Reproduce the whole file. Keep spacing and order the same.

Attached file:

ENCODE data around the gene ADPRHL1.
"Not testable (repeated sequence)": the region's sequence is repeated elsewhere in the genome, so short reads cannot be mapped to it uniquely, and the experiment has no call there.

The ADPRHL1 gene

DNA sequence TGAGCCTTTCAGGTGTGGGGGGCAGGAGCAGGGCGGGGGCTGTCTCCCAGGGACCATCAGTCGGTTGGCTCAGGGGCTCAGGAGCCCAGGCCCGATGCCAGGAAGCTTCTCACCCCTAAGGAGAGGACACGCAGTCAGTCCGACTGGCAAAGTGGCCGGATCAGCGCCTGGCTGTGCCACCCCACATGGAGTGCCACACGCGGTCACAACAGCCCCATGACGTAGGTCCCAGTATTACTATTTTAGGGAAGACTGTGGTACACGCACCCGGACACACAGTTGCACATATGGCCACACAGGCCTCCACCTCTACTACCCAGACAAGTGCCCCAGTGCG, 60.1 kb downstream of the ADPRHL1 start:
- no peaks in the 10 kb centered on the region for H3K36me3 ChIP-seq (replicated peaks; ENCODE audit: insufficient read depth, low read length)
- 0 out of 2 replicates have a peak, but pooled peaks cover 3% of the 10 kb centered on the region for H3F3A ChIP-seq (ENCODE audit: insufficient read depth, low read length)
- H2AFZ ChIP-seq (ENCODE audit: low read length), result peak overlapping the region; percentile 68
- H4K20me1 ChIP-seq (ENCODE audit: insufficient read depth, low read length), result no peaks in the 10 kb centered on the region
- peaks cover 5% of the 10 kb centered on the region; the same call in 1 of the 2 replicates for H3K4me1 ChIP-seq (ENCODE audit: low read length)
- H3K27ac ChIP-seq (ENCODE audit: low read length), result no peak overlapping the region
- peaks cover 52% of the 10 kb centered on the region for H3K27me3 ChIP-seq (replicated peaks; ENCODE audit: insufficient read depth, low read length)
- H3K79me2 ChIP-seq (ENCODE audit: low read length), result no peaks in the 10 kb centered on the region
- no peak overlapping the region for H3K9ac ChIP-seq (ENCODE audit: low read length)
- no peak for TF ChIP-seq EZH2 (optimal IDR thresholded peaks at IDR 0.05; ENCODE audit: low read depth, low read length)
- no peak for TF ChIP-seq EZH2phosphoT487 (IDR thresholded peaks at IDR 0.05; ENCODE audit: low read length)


ENCODE data around the gene ADPRHL1.
"Not testable (repeated sequence)": the region's sequence is repeated elsewhere in the genome, so short reads cannot be mapped to it uniquely, and the experiment has no call there.

The ADPRHL1 gene

DNA sequence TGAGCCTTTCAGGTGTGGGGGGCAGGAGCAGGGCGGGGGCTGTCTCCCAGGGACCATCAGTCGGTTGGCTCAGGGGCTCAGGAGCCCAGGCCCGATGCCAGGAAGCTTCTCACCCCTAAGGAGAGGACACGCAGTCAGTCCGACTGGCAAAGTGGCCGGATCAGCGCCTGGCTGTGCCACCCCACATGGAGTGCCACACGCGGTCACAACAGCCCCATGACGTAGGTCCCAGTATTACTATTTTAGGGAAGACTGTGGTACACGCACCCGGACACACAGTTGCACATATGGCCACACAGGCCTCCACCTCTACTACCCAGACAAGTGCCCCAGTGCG, 60.1 kb downstream of the ADPRHL1 start:
- no peaks in the 10 kb centered on the region for H3K36me3 ChIP-seq (replicated peaks; ENCODE audit: insufficient read depth, low read length)
- 0 out of 2 replicates have a peak, but pooled peaks cover 3% of the 10 kb centered on the region for H3F3A ChIP-seq (ENCODE audit: insufficient read depth, low read length)
- H2AFZ ChIP-seq (ENCODE audit: low read length), result peak overlapping the region; percentile 68
- H4K20me1 ChIP-seq (ENCODE audit: insufficient read depth, low read length), result no peaks in the 10 kb centered on the region
- peaks cover 5% of the 10 kb centered on the region; the same call in 1 of the 2 replicates for H3K4me1 ChIP-seq (ENCODE audit: low read length)
- H3K27ac ChIP-seq (ENCODE audit: low read length), result no peak overlapping the region
- peaks cover 52% of the 10 kb centered on the region for H3K27me3 ChIP-seq (replicated peaks; ENCODE audit: insufficient read depth, low read length)
- H3K79me2 ChIP-seq (ENCODE audit: low read length), result no peaks in the 10 kb centered on the region
- no peak overlapping the region for H3K9ac ChIP-seq (ENCODE audit: low read length)
- no peak for TF ChIP-seq EZH2 (optimal IDR thresholded peaks at IDR 0.05; ENCODE audit: low read depth, low read length)
- no peak for TF ChIP-seq EZH2phosphoT487 (IDR thresholded peaks at IDR 0.05; ENCODE audit: low read length)